China does not tolerate foreign forces intervening in Taiwan issues and has to make strong responses to such acts of "collusion", the government said on Wednesday after the island reported the largest incursion to date of Chinese aircraft.
Twenty-eight Chinese air force aircraft, including fighters and nuclear-capable bombers, entered Taiwan's air defence identification zone (ADIZ) on Tuesday, the Chinese-claimed island's government said.
The incident came after the Group of Seven leaders issued a joint statement on Sunday scolding China for a series of issues and underscored the importance of peace and stability across the Taiwan Strait, comments China condemned as "slander".
Asked at a news conference whether the military activity was related to the G7 statement, Ma Xiaoguang, spokesman for China's Taiwan Affairs Office, said it was Taiwan's government that was to blame for tensions. Beijing believes the island's government is working with foreign countries to seek formal independence.
"We will never tolerate attempts to seek independence or wanton intervention in the Taiwan issue by foreign forces, so we need to make a strong response to these acts of collusion," Ma said.
Democratically-ruled Taiwan has complained over the last few months of repeated missions by China's air force near the island, concentrated in the southwestern part of its air defence zone near the Taiwan-controlled Pratas Islands.
However, this time not only did the Chinese aircraft fly in an area close to the Pratas Islands, but the bombers and some of the fighters flew around the southern part of Taiwan near the bottom tip of the island, according to Taiwan's defence ministry.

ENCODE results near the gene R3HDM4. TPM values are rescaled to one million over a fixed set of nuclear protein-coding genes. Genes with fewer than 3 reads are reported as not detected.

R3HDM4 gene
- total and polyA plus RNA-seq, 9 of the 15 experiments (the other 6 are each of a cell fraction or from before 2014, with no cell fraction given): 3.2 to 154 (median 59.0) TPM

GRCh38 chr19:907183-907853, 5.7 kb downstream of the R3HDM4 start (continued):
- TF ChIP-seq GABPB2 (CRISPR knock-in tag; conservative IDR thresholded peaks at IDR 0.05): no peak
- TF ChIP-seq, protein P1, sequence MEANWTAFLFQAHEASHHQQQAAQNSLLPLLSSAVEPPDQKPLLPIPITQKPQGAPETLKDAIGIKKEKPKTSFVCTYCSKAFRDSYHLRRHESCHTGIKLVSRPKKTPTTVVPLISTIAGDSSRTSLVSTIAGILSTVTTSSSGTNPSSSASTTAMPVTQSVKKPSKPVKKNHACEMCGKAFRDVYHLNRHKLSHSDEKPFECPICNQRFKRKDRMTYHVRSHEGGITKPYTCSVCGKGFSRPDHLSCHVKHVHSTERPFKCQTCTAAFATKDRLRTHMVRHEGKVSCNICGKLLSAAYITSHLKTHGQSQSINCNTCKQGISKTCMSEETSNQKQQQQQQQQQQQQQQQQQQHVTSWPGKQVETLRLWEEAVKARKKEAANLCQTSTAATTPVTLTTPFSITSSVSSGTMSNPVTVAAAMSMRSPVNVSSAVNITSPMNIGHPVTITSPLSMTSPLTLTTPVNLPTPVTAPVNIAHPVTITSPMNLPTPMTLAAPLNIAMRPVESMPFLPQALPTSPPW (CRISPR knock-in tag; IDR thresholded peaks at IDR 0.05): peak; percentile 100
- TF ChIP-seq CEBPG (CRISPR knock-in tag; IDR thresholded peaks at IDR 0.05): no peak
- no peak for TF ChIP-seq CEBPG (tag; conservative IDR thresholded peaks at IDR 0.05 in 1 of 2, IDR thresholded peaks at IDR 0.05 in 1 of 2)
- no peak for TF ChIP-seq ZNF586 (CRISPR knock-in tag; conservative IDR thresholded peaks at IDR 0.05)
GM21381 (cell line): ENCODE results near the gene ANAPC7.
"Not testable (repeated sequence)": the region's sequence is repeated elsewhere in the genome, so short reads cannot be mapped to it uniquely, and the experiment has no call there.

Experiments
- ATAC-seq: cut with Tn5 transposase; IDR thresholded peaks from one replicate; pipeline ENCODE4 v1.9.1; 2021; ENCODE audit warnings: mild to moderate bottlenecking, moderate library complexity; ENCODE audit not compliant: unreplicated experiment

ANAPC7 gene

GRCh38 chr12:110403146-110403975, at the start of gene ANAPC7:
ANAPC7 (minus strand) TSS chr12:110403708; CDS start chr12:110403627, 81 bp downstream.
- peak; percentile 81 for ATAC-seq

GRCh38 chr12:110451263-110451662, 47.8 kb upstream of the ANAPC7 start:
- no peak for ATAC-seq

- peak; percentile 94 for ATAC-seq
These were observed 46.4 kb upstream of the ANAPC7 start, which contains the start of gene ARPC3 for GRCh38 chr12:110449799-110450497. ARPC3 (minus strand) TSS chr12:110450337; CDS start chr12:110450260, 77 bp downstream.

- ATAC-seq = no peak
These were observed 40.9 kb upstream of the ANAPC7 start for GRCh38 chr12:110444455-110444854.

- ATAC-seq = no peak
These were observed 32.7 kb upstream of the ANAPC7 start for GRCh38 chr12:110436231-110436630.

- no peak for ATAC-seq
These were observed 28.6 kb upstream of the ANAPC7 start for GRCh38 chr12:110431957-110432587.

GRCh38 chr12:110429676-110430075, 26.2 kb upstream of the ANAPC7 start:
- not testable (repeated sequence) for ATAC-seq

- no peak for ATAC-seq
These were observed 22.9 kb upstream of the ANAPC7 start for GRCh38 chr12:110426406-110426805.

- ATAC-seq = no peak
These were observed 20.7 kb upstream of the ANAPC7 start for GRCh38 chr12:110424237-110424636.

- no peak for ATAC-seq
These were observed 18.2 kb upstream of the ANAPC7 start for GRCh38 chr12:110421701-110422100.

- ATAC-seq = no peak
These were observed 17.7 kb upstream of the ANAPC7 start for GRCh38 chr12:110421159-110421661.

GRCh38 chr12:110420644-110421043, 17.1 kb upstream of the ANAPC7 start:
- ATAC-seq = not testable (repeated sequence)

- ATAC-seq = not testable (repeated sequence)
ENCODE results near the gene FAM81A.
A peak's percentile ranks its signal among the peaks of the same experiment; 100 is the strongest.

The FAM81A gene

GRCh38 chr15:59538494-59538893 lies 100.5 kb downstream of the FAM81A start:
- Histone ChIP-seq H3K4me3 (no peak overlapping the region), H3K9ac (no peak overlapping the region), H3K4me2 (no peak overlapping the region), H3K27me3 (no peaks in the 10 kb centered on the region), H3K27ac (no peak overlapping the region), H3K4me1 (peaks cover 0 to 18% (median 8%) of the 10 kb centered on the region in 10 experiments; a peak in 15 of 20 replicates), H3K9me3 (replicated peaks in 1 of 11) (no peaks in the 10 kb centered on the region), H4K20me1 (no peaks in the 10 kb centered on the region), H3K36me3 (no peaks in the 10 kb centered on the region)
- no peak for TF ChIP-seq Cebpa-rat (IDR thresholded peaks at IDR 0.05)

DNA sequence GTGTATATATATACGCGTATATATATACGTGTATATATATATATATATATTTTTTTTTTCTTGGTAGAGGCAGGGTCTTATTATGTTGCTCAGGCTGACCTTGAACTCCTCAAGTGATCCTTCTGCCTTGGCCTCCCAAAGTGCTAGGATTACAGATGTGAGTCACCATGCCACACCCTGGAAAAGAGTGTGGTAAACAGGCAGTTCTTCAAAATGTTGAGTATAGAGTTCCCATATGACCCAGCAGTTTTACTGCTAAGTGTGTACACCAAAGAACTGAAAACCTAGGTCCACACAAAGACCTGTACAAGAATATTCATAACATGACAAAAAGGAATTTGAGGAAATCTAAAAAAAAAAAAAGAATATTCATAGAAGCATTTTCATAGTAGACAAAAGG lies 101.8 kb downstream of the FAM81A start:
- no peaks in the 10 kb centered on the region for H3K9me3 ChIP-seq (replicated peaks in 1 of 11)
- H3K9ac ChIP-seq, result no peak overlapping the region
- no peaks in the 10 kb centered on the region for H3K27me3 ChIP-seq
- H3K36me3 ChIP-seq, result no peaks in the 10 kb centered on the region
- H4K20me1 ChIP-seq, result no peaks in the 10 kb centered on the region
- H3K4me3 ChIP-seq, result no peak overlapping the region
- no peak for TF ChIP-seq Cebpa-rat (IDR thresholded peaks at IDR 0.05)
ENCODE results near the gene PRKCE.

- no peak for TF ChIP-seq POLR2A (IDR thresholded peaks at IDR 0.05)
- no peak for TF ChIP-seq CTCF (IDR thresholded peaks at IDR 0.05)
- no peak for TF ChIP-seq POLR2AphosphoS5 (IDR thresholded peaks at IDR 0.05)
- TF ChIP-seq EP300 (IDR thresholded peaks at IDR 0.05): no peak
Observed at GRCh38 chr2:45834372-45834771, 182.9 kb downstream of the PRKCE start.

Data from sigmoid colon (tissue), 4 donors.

The fly-by happened on the same day the US Navy said a carrier group led by the USS Ronald Reagan had entered the disputed South China Sea.
"The Ronald Reagan Strike group did not interact with any Chinese military aircraft," Carrier Strike Group 5 spokesperson Lt. Cmdr. Joe Keiley said in an emailed statement responding to questions on whether the Chinese aircraft had approached them.
"During the strike group's South China Sea operations, all communications between ships and aircraft have been consistent with international norms and have not impacted our operations."
A senior official familiar with Taiwan's security planning told Reuters that officials believed China was sending a message to the United States as the carrier group sailed through the Bashi Channel, which separates Taiwan from the Philippines and leads into the South China Sea.
"It's strategic intimidation of the US military. They wanted the United States to notice their capability and for them to restrain their behaviour."
Taiwan needs in particular to pay attention to the fact that China's military has started conducting drills in Taiwan's southeastern ADIZ, the source added.
This "to a certain degree was targeting our deployments in the east and increasing air defence pressure around our ADIZ", the source said.
Taiwan's east coast is home to two major air bases with hangers dug out of the side of mountains to provide protection in the event of a Chinese assault.